Provide a unified interface to a set of interfaces in a subsystem. Facade defines a higher-level interface that makes the subsystem easier to use. This can be used to simplify a number of complicated object interactions into a single interface.
See also: AbstractFactoryPattern
- FacadesAsDistributedComponents - on how to use this pattern in a distributed system to expose more "coarse-grained" objects, improving performance and simplifying the cross
Facade is not actually a container, is it? It often seems to be diagrammed with a box around the objects to which it is providing a facade, but if it were a container this would mean that no other facades could be provided to the same set of objects (because of encapsulation). However, if it does not contain these objects then the facade's constructor must reference all the (pre-existing) objects, whereas if it contained them it could construct them itself. Either case adds a differing kind of complexity. What is the right way to do this? HughSasse?
(The answer is to use the inversion of control pattern and have a Inversion of Control (IoC) Container or Lightweight Container to inject the dependencies to the facade driven by configuration. In this manner the facade is given pre-existing objects. The light weight container simply has to resolve the dependencies. Examples of such containers in Java would be NanoContainer?
, Spring or ApacheHiveMind?
Facades are often implemented with containers, but the pattern is a specific sort of containership. Most containers don't expose the interfaces of contained objects to the world; they make use
of those interfaces in their own way. Facade, on the other hand, exposes the interface of contained objects to the world, and the point of it is that this way clients don't have to be concerned with exactly which object in a subsystem they're dealing with. They just call their methods on the facade in blissful ignorance.
A facade is a semantic wrapper of existing objects, an extended form of the AdapterPattern
. So you make your objects and attach the facade. The binding can occur at any time you like, not just at facade construction time. -- RichardHenderson
So the facade could even look to see if the objects it wraps exist currently and bind if they do, or indeed, the objects could request that the facade be created, so the responsibility is "on the other foot" so to speak? (I think I'm still not used to making things quite so dynamic!) HughSasse?
A facade can in-fact consist of more than a single class. Consider a file-system object model, where classes exist that represent files, directories, allocation mechanisms, etc. At the implementation level, these classes may have high-coupling interactions which may require exposing some gory-detail members -- which one might want to hide from clients of the object model. Languages such as Eiffel have a fine-grained access-control mechanism, allowing different clients to effectively see different interfaces of the same object -- this achieving this goal. Java partially solves things with package access. Other languages, however, such as C++, don't offer such functionality in a tasteful manner (friend classes bad for you). In these languages, creating a facade object-model (that is an object model parallel to the filesystem object model, with a 'simpler' interface) allows supplying different interfaces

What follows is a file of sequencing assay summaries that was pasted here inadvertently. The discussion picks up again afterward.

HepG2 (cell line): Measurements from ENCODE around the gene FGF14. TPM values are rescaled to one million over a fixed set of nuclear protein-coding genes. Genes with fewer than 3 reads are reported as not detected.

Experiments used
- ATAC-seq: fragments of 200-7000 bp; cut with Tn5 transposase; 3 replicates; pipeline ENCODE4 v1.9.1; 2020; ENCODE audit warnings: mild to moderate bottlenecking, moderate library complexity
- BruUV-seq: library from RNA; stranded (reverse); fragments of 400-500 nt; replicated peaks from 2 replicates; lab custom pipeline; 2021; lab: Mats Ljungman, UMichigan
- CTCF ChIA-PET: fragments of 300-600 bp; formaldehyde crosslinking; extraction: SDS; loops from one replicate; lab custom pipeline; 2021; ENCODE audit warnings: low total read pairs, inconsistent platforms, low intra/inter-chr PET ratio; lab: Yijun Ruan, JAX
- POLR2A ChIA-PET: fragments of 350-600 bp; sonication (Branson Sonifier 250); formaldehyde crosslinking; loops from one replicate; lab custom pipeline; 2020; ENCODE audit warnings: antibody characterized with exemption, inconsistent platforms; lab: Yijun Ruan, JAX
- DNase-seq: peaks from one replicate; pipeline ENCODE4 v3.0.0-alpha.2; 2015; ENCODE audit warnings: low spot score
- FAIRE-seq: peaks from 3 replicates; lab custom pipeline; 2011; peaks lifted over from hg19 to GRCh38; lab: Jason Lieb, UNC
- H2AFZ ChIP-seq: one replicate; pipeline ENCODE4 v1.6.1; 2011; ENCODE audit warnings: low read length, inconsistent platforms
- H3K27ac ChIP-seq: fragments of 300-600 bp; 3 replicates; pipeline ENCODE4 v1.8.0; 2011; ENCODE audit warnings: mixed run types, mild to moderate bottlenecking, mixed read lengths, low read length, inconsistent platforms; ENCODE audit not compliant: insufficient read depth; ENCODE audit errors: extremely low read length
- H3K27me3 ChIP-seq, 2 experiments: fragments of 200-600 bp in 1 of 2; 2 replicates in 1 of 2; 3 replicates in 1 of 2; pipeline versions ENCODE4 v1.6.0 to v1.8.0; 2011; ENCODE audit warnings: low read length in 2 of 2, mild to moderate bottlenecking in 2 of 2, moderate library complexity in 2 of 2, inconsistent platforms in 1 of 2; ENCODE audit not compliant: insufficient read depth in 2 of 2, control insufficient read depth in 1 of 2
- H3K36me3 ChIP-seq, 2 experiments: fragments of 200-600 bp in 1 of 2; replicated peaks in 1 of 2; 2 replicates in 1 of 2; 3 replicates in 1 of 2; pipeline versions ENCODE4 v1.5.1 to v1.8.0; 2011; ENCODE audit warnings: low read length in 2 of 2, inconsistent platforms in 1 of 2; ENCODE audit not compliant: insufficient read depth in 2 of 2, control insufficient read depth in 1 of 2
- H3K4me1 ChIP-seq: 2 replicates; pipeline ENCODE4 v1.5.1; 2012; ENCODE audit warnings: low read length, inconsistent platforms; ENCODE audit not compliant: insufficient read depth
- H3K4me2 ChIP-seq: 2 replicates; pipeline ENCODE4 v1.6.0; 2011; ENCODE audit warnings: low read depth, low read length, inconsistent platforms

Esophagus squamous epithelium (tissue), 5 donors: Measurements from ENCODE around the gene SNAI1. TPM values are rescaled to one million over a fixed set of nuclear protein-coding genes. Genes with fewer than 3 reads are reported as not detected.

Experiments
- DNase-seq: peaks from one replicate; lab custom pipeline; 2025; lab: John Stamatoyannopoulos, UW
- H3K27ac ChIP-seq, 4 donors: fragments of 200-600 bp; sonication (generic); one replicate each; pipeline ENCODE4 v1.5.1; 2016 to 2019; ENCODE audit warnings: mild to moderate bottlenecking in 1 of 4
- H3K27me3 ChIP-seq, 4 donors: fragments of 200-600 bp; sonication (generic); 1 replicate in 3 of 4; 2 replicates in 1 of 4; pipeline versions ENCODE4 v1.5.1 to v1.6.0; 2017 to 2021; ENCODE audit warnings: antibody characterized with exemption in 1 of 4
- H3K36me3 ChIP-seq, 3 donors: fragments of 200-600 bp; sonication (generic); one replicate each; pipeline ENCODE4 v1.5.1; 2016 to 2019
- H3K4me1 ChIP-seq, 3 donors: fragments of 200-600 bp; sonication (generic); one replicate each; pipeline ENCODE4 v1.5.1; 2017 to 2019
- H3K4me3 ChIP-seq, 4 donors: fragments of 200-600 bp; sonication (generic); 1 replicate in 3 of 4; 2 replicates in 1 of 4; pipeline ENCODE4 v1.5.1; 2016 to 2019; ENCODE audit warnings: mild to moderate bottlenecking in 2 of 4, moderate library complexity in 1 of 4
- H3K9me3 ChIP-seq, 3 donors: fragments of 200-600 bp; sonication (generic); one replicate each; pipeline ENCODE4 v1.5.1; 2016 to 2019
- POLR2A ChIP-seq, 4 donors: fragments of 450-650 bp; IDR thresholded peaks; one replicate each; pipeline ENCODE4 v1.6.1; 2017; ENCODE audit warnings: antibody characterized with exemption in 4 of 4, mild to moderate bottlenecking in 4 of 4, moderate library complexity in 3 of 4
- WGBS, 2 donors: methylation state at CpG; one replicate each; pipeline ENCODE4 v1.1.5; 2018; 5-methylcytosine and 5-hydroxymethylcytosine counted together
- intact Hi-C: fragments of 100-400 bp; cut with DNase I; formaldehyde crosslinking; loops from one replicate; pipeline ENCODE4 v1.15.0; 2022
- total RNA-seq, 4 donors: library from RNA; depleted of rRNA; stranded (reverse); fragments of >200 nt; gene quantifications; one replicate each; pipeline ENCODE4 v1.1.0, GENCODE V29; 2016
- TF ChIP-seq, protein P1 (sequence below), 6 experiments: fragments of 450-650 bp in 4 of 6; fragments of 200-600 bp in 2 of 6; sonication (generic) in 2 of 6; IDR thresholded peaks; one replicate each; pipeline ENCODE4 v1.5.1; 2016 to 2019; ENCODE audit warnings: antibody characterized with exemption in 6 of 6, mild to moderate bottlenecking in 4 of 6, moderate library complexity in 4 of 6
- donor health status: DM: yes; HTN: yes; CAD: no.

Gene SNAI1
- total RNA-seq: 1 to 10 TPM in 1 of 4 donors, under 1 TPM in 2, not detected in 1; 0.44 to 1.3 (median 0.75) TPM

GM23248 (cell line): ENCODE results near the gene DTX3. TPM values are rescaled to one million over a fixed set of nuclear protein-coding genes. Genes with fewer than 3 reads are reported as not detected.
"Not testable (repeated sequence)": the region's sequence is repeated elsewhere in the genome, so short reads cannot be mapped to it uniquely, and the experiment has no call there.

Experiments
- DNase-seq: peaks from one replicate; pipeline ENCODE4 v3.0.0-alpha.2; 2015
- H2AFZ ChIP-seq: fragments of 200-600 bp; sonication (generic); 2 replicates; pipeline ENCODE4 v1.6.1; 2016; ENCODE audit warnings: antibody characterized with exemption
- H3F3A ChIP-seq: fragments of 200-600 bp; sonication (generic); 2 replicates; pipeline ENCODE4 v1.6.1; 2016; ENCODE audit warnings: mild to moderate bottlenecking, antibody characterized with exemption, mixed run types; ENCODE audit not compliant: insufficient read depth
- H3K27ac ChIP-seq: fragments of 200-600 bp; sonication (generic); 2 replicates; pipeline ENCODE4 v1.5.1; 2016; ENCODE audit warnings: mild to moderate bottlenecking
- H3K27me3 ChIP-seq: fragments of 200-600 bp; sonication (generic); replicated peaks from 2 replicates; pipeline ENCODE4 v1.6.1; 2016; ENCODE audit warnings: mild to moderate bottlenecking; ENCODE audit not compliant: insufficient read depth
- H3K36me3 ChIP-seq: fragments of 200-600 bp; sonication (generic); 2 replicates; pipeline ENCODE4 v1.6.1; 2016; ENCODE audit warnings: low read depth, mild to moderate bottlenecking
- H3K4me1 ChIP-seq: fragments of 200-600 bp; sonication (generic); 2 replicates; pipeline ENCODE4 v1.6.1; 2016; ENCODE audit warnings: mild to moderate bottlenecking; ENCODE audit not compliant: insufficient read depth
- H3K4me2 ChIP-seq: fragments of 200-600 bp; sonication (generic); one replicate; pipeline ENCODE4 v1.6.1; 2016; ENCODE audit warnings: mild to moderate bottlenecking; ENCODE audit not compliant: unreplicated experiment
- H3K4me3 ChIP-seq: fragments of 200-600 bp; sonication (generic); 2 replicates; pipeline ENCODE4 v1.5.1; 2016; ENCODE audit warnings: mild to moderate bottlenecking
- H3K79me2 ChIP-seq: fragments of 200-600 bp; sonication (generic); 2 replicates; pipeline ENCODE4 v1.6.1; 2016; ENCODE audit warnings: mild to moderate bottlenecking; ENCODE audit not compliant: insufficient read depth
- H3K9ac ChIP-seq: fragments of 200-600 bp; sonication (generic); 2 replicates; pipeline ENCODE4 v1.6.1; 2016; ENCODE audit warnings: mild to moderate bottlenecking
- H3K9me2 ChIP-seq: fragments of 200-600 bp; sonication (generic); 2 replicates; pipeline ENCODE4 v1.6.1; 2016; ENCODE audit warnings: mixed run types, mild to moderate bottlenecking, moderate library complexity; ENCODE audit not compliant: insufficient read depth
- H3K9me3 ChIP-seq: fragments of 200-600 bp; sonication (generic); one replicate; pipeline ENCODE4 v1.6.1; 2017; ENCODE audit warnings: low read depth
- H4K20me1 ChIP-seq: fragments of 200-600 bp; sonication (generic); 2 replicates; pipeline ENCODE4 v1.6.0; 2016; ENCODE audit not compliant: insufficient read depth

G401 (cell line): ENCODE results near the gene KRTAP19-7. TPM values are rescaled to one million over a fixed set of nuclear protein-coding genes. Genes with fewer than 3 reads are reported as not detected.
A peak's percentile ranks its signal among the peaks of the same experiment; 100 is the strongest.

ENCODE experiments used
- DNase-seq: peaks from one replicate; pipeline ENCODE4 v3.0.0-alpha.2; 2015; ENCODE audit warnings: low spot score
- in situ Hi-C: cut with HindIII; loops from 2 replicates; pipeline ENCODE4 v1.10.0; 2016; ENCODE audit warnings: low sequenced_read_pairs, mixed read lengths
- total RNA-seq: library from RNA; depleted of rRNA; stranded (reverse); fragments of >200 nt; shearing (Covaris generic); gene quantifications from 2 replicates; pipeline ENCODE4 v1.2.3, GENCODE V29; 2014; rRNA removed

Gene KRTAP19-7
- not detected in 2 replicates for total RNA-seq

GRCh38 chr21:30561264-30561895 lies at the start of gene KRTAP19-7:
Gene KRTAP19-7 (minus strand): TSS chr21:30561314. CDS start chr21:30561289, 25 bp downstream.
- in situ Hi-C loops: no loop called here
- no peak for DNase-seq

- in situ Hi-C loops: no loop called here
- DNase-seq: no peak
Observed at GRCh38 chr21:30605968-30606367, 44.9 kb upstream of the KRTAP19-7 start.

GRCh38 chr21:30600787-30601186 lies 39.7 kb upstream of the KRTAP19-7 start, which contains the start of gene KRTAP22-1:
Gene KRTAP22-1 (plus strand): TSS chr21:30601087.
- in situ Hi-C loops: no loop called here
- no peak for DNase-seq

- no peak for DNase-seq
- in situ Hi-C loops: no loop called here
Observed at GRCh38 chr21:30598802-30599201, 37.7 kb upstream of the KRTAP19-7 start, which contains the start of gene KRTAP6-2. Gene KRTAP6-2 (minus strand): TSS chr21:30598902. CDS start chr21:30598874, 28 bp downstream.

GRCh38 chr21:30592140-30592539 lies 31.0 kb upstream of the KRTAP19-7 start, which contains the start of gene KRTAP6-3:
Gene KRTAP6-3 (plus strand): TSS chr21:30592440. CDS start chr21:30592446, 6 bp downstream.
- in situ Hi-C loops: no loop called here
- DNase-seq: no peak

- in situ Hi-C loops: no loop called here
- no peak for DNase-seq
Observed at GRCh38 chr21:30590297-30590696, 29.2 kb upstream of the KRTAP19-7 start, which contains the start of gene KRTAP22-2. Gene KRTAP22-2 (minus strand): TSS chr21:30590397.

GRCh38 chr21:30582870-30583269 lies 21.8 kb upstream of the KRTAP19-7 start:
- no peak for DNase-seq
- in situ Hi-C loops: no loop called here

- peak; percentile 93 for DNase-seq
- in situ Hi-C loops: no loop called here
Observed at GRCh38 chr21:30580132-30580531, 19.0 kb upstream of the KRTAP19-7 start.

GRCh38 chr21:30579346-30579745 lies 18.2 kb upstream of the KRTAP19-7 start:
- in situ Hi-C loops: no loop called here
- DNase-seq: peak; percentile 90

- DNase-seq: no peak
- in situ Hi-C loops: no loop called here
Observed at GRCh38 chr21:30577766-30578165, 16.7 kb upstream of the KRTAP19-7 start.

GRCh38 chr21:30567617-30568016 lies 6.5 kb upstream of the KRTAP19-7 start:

to different clients while maintaining the core functionality common.
If someone has good abstraction and provide a good facade at every object, then I believe that NothingIsComplex?
. -- JokoIlang
What would be the scenarios where the facade be an extended form of the AdapterPattern?
Kalyan, I'm writing a piece of software called Nemo that bridges acts as a FacadePattern
for a client program around a database-like API. Working with different databases is often complicated, so it provides an alternative API that can be used. However, Nemo also acts as an AdapterPattern
, since it adapts the database's API to one that the client expects (the easy-to-use API). -- JimmyCerra
Java interfaces provide a useful abstraction capability. One can have a class Foo implement some interfaces, say A, B, and C. Some client code may get a reference of type A, others one of type B, etc. each actually the same Foo object but the interface exposing only a narrow subset of the functionality. Of course, evil client code can try to cast the A reference to Foo, then access the other functionality, but then encapsulation only works well when the programmers cooperate anyway, right? This gives fine-grained access control of a sort, showing different interfaces or aspects of the Foo to different code. Foo basically has three faces.
Well, instead of giving client code a reference to a Foo instance dressed as an A, you could give them a proxy; an object which implements A and delegates all method calls to your Foo instance. This would avoid typecast hacks.
As per my understanding,
Session Facade is to simplify use of Services,i.e.
1) Coarse Grained access of services available - If i have a service class and i want to access methods available in it, i have to use Session Facade to call those methods.
2) Hides complex implementation - How internal implementation is, used wont be aware of it.
3) Reduces network calls - It takes remote calls once for a methos of facade, and facade makes required calls to other methods locally and returns result.
4) Wrapper around service - If your service class is a plain java class, then using Stateless Session Bean will awail you benefits of EJB container, transaction, security, persistance etc.
Refer : http://www.corej2eepatterns.com
See also: RaiseAbstraction